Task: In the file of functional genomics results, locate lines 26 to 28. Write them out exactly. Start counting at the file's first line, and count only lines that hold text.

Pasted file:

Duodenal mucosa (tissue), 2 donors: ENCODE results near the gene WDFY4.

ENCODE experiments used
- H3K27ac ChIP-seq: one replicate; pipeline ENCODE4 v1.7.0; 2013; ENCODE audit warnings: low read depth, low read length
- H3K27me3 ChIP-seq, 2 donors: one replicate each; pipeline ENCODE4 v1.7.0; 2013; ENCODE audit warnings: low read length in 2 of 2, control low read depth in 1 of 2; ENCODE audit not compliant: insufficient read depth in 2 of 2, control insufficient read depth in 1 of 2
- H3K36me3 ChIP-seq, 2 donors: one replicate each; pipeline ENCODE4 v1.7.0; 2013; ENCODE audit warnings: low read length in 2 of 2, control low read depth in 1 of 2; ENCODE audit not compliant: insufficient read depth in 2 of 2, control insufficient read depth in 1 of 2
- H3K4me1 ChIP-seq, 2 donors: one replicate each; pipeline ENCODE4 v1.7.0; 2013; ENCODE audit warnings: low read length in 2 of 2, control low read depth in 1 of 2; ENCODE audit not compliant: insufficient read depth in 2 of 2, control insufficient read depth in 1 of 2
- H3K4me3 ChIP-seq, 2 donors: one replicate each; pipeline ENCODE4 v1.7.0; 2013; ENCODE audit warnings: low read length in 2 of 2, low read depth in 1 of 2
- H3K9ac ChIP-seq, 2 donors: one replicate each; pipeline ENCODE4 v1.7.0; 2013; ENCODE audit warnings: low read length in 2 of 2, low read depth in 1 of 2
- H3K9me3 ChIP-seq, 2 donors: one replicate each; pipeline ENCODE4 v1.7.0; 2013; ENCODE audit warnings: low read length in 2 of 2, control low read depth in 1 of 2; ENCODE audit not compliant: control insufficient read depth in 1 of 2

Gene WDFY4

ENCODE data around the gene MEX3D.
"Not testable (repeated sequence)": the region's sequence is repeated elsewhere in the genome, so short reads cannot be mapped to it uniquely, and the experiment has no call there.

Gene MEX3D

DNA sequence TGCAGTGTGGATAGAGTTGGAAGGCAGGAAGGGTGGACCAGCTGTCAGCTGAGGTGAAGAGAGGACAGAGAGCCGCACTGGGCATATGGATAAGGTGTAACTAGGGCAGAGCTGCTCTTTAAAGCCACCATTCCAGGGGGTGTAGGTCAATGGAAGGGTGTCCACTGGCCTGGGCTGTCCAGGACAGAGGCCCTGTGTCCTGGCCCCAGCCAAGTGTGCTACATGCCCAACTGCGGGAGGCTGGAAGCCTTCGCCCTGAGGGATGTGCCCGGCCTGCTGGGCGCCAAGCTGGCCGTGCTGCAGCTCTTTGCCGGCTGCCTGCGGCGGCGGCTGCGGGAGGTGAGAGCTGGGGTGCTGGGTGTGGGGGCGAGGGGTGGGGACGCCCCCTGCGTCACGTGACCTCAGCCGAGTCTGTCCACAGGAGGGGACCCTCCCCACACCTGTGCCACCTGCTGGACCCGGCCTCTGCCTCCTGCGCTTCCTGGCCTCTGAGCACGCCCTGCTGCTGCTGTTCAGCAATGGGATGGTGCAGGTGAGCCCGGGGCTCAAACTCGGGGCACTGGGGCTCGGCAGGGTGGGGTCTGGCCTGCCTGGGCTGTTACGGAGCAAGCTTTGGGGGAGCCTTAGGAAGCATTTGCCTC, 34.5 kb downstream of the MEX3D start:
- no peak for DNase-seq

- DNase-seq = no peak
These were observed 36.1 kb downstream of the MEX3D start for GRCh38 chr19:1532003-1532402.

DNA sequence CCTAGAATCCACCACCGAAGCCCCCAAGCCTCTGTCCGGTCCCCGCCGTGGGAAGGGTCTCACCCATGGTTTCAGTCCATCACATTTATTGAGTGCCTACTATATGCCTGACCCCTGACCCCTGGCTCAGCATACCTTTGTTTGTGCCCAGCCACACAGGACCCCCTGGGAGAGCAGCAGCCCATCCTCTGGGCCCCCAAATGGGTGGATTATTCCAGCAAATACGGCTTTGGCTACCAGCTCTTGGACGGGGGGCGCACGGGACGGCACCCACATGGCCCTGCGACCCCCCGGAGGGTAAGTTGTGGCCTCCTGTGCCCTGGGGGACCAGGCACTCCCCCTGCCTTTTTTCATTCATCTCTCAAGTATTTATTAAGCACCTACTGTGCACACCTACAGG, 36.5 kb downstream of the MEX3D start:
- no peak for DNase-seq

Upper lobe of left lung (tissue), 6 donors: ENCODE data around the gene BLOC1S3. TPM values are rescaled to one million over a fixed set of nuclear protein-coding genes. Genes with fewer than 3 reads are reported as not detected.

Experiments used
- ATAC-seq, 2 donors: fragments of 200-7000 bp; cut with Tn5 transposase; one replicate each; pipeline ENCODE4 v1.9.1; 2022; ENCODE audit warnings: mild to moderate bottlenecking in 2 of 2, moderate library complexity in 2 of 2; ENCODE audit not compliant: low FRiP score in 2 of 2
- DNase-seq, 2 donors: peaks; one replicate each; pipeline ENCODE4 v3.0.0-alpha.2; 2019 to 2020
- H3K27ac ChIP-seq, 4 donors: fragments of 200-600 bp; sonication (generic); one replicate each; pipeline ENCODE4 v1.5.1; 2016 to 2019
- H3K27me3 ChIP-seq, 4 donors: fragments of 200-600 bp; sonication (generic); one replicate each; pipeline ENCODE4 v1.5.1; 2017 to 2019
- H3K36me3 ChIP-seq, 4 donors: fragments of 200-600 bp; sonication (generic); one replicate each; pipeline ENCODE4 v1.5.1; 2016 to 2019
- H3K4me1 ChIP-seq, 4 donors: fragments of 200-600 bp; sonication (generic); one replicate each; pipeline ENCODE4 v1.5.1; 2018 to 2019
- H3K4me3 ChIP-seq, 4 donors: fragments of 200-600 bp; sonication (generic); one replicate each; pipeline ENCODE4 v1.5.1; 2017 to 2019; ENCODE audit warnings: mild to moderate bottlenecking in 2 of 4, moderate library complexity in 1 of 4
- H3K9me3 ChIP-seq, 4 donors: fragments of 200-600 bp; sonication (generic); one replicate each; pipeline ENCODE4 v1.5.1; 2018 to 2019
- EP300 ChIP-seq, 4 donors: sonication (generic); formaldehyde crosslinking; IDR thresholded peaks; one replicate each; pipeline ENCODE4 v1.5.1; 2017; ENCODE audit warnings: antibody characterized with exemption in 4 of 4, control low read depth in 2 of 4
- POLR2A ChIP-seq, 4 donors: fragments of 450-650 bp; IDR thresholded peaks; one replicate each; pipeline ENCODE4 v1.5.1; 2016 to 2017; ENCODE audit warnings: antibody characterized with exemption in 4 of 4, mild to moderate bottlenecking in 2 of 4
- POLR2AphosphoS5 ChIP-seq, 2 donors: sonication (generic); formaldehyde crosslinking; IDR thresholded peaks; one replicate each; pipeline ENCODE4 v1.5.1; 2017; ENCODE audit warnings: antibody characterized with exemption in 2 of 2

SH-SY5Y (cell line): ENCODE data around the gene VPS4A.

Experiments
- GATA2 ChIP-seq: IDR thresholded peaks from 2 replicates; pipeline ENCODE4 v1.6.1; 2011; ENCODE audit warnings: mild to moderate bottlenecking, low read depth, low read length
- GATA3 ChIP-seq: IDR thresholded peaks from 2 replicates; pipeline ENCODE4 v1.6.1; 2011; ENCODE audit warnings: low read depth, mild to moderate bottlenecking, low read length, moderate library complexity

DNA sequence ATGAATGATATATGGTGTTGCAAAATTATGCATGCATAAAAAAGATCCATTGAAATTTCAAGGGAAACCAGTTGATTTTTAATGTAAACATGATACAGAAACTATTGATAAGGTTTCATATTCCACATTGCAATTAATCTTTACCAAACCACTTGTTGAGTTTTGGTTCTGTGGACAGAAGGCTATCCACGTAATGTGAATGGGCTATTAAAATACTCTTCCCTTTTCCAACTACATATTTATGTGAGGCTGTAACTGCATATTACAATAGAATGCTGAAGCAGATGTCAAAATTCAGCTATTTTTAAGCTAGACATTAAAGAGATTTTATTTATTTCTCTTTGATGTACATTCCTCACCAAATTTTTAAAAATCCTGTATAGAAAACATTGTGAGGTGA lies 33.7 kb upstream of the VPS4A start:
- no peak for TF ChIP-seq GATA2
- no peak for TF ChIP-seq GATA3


- H3K36me3 ChIP-seq, 4 donors: fragments of 200-600 bp; sonication (generic); one replicate each; pipeline ENCODE4 v1.5.1; 2016 to 2019
- H3K4me1 ChIP-seq, 4 donors: fragments of 200-600 bp; sonication (generic); one replicate each; pipeline ENCODE4 v1.5.1; 2018 to 2019
- H3K4me3 ChIP-seq, 4 donors: fragments of 200-600 bp; sonication (generic); one replicate each; pipeline ENCODE4 v1.5.1; 2017 to 2019; ENCODE audit warnings: mild to moderate bottlenecking in 2 of 4, moderate library complexity in 1 of 4